Still.. It does depend a lot on the game type, for an RTS you probably don't have a choice due to the large amount of units in the world.

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I can tell you with confidence that it will differ between PCs with different procesors. I know of programs where this was a problem. Heck, I've even tried running one of those programs on a different computer and seen the problem for myself!

Sending an update to sync things every now and then might be a good idea. It shouldn't have to be too often though.

The anchient fdiv bug of the early pentiums would go away if you clocked the CPU down a bit aparently. Though I'm not saying that such a thing is still a problem.

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Quote:
Original post by deffer
Well, this really 5uck5, then.
Can I get a second oppinion? [grin]

Now seriously, that means clients would have to be in an exact sync with the host. Frame-to-frame. Receiving positions/velocities/and-what-not all the time.

Isn't it an overkill?
It doesn't mean you need perfect sync at all. What you do is have clients and host both do the physics, so the client see results right away, but the host has authority over everything and every once in a while (say every 100ms) the host sends the clients the 'real' physics info. This way, clients see results instantly (at least from their own actions), but they never have time to get noticably off.

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Ok, so I can send a 'real' update every n miliseconds.

But what if the error causes different behaviour in macro-scale. I mean, a character is hit by some other, while on the host sim, it does not at all (quantum theory lurking out, heh). Without immediate validation, even an update every 10ms would be too late in this case, as whole chain of events would be already triggered on client's side.

Are there counter-measures for this?

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Depending on the game type, you have two choices:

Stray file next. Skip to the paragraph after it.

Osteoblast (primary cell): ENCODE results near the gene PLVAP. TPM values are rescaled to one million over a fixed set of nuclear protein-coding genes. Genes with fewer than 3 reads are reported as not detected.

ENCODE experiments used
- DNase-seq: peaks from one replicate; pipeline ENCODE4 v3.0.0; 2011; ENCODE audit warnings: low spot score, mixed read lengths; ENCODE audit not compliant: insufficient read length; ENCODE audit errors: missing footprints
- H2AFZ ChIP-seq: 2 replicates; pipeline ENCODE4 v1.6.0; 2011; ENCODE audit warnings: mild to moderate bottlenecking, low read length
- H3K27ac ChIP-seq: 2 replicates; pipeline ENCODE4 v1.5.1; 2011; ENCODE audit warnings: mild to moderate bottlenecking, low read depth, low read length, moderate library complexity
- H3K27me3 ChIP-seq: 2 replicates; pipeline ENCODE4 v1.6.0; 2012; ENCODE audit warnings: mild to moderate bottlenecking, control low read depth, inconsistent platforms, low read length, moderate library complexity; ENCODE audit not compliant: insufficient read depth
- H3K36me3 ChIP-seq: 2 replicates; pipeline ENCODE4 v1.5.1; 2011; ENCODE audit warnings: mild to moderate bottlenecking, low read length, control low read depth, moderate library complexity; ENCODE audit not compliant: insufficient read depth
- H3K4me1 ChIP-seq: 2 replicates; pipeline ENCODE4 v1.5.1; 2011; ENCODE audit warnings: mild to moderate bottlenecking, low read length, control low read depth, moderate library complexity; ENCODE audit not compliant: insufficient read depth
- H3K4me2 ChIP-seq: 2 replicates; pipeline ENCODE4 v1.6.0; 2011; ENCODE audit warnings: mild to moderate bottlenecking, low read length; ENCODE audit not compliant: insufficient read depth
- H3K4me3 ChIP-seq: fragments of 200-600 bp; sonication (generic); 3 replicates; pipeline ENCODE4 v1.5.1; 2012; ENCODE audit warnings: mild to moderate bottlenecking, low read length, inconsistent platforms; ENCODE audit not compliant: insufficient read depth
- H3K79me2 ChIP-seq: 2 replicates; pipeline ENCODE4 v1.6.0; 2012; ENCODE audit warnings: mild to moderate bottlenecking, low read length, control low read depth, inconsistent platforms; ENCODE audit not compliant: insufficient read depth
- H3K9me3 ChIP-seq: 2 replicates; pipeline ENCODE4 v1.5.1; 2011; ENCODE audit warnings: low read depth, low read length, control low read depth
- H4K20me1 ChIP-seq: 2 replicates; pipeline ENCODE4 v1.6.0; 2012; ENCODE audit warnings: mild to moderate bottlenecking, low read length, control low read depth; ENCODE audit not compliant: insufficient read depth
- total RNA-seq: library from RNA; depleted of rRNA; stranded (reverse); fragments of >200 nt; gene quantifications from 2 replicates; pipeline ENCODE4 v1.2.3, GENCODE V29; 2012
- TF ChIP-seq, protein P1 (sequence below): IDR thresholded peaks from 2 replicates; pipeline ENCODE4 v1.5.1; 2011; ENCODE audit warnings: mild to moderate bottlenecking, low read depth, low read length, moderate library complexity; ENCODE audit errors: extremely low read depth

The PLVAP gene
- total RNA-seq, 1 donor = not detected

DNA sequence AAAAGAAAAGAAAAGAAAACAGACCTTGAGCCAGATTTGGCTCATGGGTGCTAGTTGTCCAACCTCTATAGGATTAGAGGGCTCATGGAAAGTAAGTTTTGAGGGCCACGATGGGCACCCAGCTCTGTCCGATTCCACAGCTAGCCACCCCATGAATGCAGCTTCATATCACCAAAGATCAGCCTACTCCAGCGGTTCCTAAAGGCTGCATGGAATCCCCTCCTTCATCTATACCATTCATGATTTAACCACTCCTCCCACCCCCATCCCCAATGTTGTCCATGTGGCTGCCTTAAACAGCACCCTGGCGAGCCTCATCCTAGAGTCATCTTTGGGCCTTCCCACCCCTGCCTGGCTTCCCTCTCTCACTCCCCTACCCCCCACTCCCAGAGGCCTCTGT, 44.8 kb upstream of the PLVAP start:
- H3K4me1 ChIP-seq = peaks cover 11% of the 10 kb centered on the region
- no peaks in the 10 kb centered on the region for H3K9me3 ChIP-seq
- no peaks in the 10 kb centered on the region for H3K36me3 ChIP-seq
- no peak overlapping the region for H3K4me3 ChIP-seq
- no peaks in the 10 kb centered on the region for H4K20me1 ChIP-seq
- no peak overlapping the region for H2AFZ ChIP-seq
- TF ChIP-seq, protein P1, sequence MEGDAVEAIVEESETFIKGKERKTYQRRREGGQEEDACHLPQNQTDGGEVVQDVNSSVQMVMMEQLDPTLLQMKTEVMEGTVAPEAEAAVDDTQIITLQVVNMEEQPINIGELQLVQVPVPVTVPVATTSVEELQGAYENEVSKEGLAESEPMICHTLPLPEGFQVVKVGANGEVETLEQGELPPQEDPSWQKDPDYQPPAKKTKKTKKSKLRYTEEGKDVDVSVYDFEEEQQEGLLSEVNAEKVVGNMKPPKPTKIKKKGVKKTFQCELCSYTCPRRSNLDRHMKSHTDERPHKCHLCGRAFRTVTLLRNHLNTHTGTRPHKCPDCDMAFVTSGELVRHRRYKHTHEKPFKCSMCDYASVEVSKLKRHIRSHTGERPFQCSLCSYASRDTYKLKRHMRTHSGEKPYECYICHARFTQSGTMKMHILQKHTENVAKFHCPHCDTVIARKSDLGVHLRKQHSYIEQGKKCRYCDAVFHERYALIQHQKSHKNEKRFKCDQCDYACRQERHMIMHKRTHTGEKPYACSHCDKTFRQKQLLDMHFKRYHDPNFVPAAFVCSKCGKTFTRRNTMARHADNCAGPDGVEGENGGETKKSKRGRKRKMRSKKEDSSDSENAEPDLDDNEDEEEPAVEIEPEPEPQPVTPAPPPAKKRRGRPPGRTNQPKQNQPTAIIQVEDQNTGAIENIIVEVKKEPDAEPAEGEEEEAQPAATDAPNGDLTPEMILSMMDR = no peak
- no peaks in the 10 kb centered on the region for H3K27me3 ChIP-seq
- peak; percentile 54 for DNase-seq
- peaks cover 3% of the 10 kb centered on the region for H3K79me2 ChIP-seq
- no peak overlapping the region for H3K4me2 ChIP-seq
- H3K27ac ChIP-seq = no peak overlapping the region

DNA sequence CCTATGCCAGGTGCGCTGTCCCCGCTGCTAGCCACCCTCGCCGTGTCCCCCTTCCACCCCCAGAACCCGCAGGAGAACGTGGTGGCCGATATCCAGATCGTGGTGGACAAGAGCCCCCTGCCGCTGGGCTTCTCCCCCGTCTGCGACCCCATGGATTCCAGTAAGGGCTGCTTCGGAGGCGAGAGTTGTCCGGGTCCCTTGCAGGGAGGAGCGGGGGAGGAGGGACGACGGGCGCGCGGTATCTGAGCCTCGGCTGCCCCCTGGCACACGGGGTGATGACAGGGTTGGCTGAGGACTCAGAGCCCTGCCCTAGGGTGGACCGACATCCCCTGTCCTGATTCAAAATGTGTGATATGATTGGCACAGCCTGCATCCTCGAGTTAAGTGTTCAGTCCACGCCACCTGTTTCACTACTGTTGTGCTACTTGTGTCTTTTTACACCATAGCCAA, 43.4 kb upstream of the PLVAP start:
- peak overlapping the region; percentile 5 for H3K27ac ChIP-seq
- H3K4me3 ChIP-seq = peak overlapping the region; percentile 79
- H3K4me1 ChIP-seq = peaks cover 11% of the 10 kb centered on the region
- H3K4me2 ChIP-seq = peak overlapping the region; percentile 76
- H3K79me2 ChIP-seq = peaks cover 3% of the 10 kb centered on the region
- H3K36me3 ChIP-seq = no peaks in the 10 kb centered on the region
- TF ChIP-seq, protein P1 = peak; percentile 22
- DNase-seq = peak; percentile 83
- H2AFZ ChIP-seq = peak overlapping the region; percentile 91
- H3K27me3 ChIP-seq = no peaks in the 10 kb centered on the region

1) It doesn't matter if it is triggered on the client side or not. In FPS, things like seeing a blood splash from a hit that didn't happen isn't too big a deal, so it's fine if you see an extra one every once in a while.

2) It does matter. Essentially, instead of predicting things on the client, you wait for the server to trigger everything. Basically, the server says 'ok X happened' then the client runs the proper effects with periodic corrections from the server. This is only different in that the client waits for verification before starting things.

Edit: Actually, there is a third option:

3) It does mtter, but you don't want to wait. In these situations, you use lag compensation. Essentially, the server keeps a history of everything over the past few seconds, and you use the history plus the latency between each client to know how things looked when the client did something. In this way, you're kind of matching the server to the client, but the server still has authority. The client can show the effect immediately, because as long as the client isn't grossly unsynced (via a cheat, or HUGE latency, etc), the server will be able to verify that the effect would have happened that way and then it sends updates to the other clients.
This option is appealing because it seems to eliminate latency, but it has negative effects also: If somebody is lagging more than you, they can hit you after you ran around a corner (because when they fired, taking their ping into account, you weren't around the corner yet and the server used the history to see that).

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Guest Anonymous Poster
Hasn't someone somewhere made a program to try a ton of floating point operations and give some sort of hash value as a result to check if processors actually give the same results?

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I wrote my own arbitrary precision floating point number class which uses only arbitrary-sized-integer arithmetic internaly. This could easily guarantee identical results on ANY platform (if you can handle the performance decrease of course).

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Original post by iMalc
I wrote my own arbitrary precision floating point number class which uses only arbitrary-sized-integer arithmetic internaly. This could easily guarantee identical results on ANY platform (if you can handle the performance decrease of course).
Why not make it fixed point? Most games really want fixed point anyway (that is, fixed precision in the fraction part), but don't use it because it's a lot more work than using existing types and it will be slower (for a decent amount of precision and range)

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Quote:
Original post by Extrarius
Quote:
Original post by iMalc